6 FAQs About Flame-Resistant Clothing

There has always been a lot of nuances & requirements when it comes to FR clothing. Maybe you’re about to start a new job & you’ve been told you’ll need to wear flame-resistant (FR) clothing. Whatever the case is, you suddenly have reason to be curious & ask — what exactly is flame-resistant workwear clothing?

In this article, we’ll discuss the most frequently asked questions about flame-resistant workwear clothing.

What is flame-resistant clothing?

Flame-resistant clothing, also known as FR clothing, refers to any clothing item which is designed & specifically manufactured to protect wearers from the potential intermittent flames & thermal exposure. FR workwear clothing is engineered to protect the wearer from injuries due to flames. These clothing items don’t easily catch fire, and even if they do, they are designed to self-extinguish.

Who needs to wear flame-resistant clothing?

Any employee who works in environments where there are possibilities of heat, fire or electrical injuries, the odds are good they should be wearing FR clothing. Typically, there are three broad categories of workers who should wear FR clothing for protection. These categories are based on the type of hazard the worker will be exposed to while working. The three primary hazards are:

Electric arc: People exposed to this hazard include electricians and certain utility workers & others.

Flashfire: This category includes pharmaceutical & chemical workers and those working in refineries & more.

Combustible dust: This category covers workers in food processing plants, the paper & pulp industry, etc.

What is the difference between “flame resistant” clothing & “fire retardant” clothing?

Flame resistant materials & clothing doesn’t melt or drip when exposed directly to flames or extreme heat. The vertical flame test is the official test method that determines whether a fabric is flame resistant or not. For a fabric to be classified as flame resistant, it must self-extinguish in 2 seconds or less after exposure to direct flame. Flame resistant fabric gains its self-extinguishing properties either from the use of inherently flame-resistant fibres or from flame resistant treatments.

Flame retardant material, on the other hand, stops or slows down the process of catching fire or reduces its intensity. These fabrics or clothing can be made from any material, but they must be treated with a special chemical to qualify as a flame retardant. Fabrics used for making this clothing are not made with non-flammable fibres.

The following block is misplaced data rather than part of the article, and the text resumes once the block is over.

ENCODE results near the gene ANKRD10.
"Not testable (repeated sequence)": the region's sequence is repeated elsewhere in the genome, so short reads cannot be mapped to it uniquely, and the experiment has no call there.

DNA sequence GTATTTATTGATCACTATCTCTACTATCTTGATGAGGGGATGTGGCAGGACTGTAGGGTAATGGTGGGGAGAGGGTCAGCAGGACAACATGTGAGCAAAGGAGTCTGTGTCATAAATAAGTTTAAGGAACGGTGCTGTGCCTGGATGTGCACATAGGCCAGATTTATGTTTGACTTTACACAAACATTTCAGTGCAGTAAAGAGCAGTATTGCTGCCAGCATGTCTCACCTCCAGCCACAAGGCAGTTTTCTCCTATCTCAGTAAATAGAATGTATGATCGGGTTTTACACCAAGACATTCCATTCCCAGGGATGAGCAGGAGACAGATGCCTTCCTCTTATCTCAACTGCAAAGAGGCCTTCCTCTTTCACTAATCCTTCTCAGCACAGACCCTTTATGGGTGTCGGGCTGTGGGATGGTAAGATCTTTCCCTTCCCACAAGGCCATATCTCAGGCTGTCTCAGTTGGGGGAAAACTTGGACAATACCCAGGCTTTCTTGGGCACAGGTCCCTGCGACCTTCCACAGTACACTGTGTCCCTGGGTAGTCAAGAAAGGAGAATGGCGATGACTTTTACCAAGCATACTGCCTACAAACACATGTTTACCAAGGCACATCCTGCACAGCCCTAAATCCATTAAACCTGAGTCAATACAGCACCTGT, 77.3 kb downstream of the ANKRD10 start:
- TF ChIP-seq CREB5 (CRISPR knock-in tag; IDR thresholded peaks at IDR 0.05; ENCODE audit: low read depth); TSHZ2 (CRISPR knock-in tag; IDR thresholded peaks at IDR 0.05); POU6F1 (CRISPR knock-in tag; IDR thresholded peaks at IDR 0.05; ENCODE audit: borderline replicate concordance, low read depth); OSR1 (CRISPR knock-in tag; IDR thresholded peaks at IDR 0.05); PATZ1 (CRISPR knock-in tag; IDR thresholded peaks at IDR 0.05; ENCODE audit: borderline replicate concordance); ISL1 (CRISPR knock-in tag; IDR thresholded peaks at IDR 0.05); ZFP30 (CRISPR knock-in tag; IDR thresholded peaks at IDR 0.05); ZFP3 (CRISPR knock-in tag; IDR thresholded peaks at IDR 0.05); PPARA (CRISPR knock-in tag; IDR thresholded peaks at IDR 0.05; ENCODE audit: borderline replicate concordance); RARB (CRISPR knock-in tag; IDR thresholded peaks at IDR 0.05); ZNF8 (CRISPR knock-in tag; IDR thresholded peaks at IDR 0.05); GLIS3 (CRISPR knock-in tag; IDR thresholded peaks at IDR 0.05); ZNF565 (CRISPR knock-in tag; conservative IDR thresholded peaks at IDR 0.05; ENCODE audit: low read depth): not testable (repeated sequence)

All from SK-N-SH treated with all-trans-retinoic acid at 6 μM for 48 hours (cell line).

What makes FR clothing flame resistant?

Flame resistant refers to FR clothing, which is made to self-extinguish when the flame source is removed from the clothing article. FR clothing is typically manufactured with fabrics with unique properties that prevent the clothing from melting, igniting, or dripping when exposed to an open flame; this reduces burn injuries to its wearers.

How to choose the right FR clothing?

The “best practice” for selecting FR clothing include:

  • Your FR workwear clothing selection must be based on the probable worst-case exposure for the job/task.
  • FR clothing should provide a good functional fit for protection as well as comfort.
  • Sleeve cuffs of your clothing should be fully rolled down & secured.
  • All garments, including outerwear, need to be fully fastened.
  • FR clothing should be free from flammable contaminants such as oil or grease that can ignite & increase burn injury.
  • Appropriate protective face, head, neck, eye, hand, & foot coverings should be worn.

Do we really need FR clothing?

OSHA mandates FR clothing & its usage, and the organization won’t hesitate to hand out fines to any company it finds to be outside of compliance with the regulations.

In addition to protecting workers, FR clothing also serves as a handy insurance policy for your business if in case an accident occurs. While it is certainly expensive for your company to outfit its workers in appropriate gears, it will be even more expensive for them if a worker is severely injured/burned. The cost of things such as workers’ compensation, training temporary replacement workers & other related expenses typically far outweigh the cost of protecting workers in the first place.

Therefore, all this goes to prove even if it weren’t for OSHA regulations, it is better for businesses to rather outfit their employees correctly than be forced to deal with onsite accidents or injuries!

We hope this information will help you make an educated choice when it comes to FR clothing!

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